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Pak seeks bigger SAARC to counter India’s influence

Pak seeks bigger SAARC  to counter India’s influence
Pakistan is exploring the possibility of creating a greater South Asian economic alliance to include China, Iran and neighbouring Central Asian republics as part of its bid counter India’s influence in SAARC, a media report said.

Dawn News, citing diplomatic observers, said Pakistan is exploring the possibility of creating a greater South Asian economic alliance to counter India’s “controlling hold” on the eight-member South Asian Association for Regional Cooperation (SAARC).

A parliamentary delegation from Pakistan, which is now in New York, pitched this idea during its five-day visit to Washington last week, the report said.

“A greater South Asia is already emerging,” Senator Mushahid Hussain Syed was quoted as saying in one of his interactions with the media.

“This greater South Asia includes China, Iran and the neighbouring Central Asian republics,” he said.

He described the China-Pakistan Economic Corridor as the key economic route linking South Asia with Central Asia.

The Gwadar port, Syed said, would be the nearest warm water port, not only for China but also for the land-locked Central Asian states.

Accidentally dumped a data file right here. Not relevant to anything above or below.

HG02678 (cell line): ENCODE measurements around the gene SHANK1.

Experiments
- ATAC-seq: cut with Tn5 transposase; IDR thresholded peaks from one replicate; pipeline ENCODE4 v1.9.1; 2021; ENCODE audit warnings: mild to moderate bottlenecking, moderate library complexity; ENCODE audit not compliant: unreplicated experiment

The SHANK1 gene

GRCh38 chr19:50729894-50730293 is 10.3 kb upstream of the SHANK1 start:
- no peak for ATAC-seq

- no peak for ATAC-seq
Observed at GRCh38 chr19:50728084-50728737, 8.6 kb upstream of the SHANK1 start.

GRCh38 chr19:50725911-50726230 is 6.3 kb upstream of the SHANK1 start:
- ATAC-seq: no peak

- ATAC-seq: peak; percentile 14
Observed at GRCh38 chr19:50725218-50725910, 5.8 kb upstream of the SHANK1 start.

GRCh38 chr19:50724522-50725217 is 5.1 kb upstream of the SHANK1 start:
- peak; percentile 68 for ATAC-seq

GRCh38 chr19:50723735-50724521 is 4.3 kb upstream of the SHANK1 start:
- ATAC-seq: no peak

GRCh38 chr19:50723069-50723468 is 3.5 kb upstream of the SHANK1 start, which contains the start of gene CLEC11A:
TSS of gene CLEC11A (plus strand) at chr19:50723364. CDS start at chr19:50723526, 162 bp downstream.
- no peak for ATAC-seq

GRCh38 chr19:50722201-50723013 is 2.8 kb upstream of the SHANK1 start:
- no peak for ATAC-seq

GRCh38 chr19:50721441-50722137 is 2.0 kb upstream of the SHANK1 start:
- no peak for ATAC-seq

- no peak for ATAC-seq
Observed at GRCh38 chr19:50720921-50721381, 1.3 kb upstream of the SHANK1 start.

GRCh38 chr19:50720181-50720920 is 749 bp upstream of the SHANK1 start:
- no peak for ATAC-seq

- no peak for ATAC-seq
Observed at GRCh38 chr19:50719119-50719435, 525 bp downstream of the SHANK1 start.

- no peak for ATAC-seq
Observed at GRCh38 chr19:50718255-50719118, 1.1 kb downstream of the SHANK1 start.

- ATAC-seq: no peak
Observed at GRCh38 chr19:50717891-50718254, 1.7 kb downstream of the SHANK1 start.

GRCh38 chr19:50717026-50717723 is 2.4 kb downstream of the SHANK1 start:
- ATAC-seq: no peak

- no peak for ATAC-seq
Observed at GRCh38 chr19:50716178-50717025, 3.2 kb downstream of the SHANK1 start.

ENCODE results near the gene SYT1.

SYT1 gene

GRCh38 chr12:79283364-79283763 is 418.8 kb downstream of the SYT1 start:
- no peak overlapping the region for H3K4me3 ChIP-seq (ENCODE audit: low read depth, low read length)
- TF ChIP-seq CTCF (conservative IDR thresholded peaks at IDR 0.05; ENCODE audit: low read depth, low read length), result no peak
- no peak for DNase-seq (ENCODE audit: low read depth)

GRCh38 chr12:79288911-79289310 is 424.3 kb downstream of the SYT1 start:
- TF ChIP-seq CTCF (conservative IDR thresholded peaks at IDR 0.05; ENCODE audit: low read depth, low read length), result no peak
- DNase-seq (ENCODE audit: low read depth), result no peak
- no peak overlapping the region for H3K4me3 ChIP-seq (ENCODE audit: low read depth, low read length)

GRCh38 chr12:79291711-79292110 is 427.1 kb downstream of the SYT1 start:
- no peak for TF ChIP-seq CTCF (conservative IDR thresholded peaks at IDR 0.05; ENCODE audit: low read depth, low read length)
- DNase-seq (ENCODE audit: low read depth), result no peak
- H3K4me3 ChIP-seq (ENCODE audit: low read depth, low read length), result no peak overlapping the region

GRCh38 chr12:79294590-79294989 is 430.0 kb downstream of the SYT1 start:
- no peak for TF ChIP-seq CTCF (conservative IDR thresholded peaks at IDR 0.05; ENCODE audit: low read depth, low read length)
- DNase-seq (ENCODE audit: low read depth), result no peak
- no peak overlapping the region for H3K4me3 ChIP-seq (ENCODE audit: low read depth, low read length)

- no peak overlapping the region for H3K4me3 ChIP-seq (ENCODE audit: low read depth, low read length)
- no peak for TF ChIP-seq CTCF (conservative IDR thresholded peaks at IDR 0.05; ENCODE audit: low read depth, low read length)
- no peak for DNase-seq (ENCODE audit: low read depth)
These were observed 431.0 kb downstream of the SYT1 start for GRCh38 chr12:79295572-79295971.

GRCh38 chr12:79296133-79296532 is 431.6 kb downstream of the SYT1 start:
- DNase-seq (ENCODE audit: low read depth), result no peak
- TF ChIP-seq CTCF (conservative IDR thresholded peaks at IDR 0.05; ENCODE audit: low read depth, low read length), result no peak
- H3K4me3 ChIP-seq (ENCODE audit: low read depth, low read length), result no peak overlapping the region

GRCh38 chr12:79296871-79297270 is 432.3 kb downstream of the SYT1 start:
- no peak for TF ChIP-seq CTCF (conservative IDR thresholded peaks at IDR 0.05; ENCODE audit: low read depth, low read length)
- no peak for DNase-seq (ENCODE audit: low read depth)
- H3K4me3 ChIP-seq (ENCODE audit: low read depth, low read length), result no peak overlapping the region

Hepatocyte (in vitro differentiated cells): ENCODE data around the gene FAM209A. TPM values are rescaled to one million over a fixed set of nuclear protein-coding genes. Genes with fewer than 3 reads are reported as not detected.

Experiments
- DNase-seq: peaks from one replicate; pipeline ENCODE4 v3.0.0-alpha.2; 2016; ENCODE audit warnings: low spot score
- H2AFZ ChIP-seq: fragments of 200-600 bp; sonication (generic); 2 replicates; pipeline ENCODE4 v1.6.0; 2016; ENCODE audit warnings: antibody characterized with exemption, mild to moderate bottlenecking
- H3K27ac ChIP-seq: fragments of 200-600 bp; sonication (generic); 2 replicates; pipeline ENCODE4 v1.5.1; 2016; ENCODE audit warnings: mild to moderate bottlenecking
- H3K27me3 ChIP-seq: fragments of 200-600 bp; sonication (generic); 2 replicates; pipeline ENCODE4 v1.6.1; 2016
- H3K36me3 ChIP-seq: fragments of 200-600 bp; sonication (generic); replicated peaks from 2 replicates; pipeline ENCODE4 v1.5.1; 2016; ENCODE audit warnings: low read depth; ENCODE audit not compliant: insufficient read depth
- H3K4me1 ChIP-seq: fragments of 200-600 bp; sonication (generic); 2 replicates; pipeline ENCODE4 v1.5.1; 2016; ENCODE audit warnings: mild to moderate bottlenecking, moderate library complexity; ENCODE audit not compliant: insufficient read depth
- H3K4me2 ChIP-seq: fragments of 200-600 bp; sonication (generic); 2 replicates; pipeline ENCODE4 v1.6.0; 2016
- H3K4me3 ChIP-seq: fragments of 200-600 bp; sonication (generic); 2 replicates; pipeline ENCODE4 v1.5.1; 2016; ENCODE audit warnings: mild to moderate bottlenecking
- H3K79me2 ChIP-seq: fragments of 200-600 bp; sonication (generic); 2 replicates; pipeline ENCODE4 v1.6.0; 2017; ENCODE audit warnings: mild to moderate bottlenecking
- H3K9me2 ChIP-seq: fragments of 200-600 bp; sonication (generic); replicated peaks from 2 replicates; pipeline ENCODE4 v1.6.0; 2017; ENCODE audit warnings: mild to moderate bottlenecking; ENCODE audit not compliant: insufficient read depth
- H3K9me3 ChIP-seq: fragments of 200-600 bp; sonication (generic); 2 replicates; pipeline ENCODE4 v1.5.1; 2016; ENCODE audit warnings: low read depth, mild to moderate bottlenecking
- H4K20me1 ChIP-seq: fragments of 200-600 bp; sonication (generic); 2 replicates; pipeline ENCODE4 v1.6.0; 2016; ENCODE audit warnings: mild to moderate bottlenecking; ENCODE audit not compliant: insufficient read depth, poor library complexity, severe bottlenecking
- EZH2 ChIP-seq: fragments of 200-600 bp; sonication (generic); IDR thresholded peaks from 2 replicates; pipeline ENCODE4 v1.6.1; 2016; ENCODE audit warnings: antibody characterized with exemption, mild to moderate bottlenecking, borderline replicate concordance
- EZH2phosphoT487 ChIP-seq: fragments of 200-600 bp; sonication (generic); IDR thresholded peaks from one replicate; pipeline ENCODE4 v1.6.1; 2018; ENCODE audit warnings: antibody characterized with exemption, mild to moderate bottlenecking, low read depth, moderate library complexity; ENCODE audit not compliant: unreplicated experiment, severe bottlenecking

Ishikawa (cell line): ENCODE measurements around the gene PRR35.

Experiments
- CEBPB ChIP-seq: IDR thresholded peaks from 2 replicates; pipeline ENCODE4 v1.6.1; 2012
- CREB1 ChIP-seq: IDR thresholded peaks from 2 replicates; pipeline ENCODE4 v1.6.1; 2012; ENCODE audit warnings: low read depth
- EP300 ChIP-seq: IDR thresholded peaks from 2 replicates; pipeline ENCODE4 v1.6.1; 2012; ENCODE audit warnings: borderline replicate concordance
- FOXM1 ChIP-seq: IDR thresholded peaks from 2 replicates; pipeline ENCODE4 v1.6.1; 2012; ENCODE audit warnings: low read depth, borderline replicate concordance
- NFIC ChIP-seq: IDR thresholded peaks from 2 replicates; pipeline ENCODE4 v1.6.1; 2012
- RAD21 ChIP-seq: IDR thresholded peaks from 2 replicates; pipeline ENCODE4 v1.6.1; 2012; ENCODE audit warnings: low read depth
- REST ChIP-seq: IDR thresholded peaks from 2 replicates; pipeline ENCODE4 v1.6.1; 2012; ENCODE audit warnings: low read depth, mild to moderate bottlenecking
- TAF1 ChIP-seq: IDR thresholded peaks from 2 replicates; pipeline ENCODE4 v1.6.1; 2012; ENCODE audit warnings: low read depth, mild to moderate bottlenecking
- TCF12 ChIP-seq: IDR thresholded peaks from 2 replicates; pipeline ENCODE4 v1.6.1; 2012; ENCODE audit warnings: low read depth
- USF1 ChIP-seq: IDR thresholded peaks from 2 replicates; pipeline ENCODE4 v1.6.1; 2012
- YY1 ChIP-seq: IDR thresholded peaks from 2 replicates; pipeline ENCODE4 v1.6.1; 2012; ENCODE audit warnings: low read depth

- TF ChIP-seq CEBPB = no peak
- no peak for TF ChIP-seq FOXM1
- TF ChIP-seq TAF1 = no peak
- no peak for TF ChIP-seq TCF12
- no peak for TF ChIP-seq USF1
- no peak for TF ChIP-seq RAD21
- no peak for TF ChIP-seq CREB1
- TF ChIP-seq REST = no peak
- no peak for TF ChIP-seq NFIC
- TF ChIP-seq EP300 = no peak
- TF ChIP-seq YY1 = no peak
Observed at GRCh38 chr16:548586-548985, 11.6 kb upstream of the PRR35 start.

“We want India to join this arrangement as well,” said Syed.

Indians are “unlikely to accept” the offer as they are comfortable with the advantage that SAARC provides them, the report said.

“India used its influence in SAARC to isolate Pakistan when it announced that it would not attend the regional group’s 19th summit, scheduled in Islamabad,” the report said.

Citing continuous cross border terrorism by Pakistan, India had announced last month that “in the prevailing circumstances, the Indian government is unable to participate in the proposed Summit in Islamabad.” 

Besides India, four other SAARC members -- Bangladesh, Bhutan, Sri Lanka and Afghanistan -- had also pulled out of the summit.

“Among the eight SAARC nations, Afghanistan and Bangladesh are India’s strong allies while Bhutan, surrounded by India from all sides, is too small to resist any move from New Delhi. The Maldives, Nepal and Sri Lanka have good ties with Pakistan, but they are not large enough to take on India,” the report said.

The report cited that a senior diplomat had confirmed reports that Pakistan is actively seeking a new regional arrangement.

“Apparently, the showdown forced Pakistan to conclude that in its present shape, SAARC will always be dominated by India.

That’s why they are now talking about a greater South Asia,” the diplomat was quoted as saying.

“Pakistan hopes that this new arrangement will give it more room to manoeuvre when India tries to force a decision on it,” another diplomat said. 
Agencies

Agencies

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